How to Propagate a Japanese Maple Tree


A Japanese maple tree can be grafted in two ways: seeding and grafting. Of the two, grafting produces the best results. Grafting takes an established root from a particular growing region and binds it with the Japanese maple tree branch. Grafting ensures that the growing tree receives the necessary nutrients from the soil to sustain what would otherwise be a fragile and temperamental tree in some environments.

Step 1

Obtain scion wood from a healthy tree. Young trees produce the most vigorous growth and are ideal for grafting. For best results, collect the scion wood while the trees are dormant in the wintertime.

Step 2

Cut the scion wood branches into 6-inch strips. Wax both ends of the sticks with paraffin wax to lock in the wood's oils and moisture.

Step 3

Wrap the bundles in wet newspaper with a hint of anti-fungicide, such as tea tree oil, and place in plastic bags in the refrigerator while deciding upon the established tree to use for propagation. Do not keep them in the refrigerator for longer than two months.

Step 4

Determine the tree for propagating. Healthy maple trees that are 3 to12 inches in diameter at breast height are ideal for propagating. Three grafts can typically be done on each main branch.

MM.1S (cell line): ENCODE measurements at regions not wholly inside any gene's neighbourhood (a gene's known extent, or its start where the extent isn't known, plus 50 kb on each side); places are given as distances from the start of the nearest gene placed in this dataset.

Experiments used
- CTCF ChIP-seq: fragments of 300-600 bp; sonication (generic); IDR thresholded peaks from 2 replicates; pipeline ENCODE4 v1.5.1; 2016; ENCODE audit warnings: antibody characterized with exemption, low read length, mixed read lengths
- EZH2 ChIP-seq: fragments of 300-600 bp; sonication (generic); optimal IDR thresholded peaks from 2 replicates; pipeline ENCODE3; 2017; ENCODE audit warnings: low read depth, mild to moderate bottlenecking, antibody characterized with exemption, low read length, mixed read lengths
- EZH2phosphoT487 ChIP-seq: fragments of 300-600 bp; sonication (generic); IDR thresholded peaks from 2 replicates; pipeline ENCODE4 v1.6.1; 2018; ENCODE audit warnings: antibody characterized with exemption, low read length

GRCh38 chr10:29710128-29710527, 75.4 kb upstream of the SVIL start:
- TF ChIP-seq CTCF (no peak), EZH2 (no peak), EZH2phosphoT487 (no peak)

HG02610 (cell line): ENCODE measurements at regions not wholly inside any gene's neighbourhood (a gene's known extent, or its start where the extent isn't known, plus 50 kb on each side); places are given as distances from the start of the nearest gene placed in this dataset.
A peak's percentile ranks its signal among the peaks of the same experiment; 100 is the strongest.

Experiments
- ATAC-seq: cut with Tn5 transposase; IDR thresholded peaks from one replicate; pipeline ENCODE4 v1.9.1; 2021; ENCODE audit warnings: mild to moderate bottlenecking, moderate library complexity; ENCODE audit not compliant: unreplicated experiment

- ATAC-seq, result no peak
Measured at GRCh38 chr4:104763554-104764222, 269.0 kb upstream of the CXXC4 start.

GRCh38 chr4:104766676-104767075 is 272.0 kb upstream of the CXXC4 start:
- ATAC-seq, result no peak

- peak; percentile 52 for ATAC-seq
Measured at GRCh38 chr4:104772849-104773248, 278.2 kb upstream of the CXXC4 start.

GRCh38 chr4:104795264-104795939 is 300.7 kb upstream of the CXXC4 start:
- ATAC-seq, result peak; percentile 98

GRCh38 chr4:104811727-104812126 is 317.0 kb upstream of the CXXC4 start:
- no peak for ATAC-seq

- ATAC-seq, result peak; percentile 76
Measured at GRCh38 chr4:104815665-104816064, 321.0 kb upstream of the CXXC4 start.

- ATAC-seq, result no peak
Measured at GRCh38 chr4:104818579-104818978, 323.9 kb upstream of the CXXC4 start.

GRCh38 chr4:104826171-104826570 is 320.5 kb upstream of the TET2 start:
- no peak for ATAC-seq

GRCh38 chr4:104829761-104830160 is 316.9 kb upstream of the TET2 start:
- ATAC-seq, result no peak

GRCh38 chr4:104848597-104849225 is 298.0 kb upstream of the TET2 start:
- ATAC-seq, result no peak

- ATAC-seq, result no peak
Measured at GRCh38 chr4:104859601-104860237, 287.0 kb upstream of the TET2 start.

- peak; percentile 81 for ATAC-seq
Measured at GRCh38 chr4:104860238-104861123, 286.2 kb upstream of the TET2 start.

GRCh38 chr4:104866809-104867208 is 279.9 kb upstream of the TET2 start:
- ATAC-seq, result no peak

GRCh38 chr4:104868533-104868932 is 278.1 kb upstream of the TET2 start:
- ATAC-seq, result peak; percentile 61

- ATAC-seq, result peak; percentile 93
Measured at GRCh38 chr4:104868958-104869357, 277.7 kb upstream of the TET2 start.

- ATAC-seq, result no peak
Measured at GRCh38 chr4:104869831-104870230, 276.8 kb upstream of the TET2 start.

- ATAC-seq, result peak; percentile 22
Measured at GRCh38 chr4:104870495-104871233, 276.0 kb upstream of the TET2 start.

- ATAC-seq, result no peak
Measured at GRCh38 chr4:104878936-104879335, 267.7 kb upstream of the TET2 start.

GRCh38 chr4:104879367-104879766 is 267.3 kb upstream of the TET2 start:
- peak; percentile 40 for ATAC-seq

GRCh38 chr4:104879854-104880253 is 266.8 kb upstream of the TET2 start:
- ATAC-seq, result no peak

Step 5

Prepare the tree for grafting by removing 60 to 70 percent of the limbs with a saw. Leave 1 foot of the limbs remaining on the tree. For best results and to prevent splitting, saw from the bottom of the limb until the saw binds and then do the final cuts from the top.

Step 6

The most common cut for maple grafting is the inlay bark graft. The scion can be prepared for this graft by cutting one side of the basil end to a long, straight bevel. Remove the remaining course bark from the crown of the scion, being careful not to damage the wood underneath.

Step 7

Place the scion alongside the tree's branch and use a knife to trace where the scion will be grafted. Make cuts into the bark equal to the width of the scion. Gently lift the bark and insert the scion. Fasten the scion by wrapping tightly with the rubber budding tape.

Step 8

Leave the tape in place for three to six weeks or until the new graft begins to bud fresh growth.

Things You'll Need

  • Scions
  • Paraffin wax
  • Newspaper
  • Plastic bags
  • Anti-fungicide such as tea tree oil
  • Rootstalk
  • Razor-sharp grafting knife
  • 1/2-inch clear polyethylene budding tape


  • Grafting Japanese Red Maple
  • Frequently Asked Propagation Questions
  • Maple Propagation
Keywords: propagate maple, reliable maple propagation, propagate established root

About this Author

Ann White is a freelance journalist with prior experience as a Corporate and Business Attorney and Family Law Mediator. She has written for multiple university newspapers and has published over 300 articles for publishers such as EHow and Garden Guides. White earned her Juris Doctor from Thomas Jefferson School of Law and a Bachelor of Arts in English literature.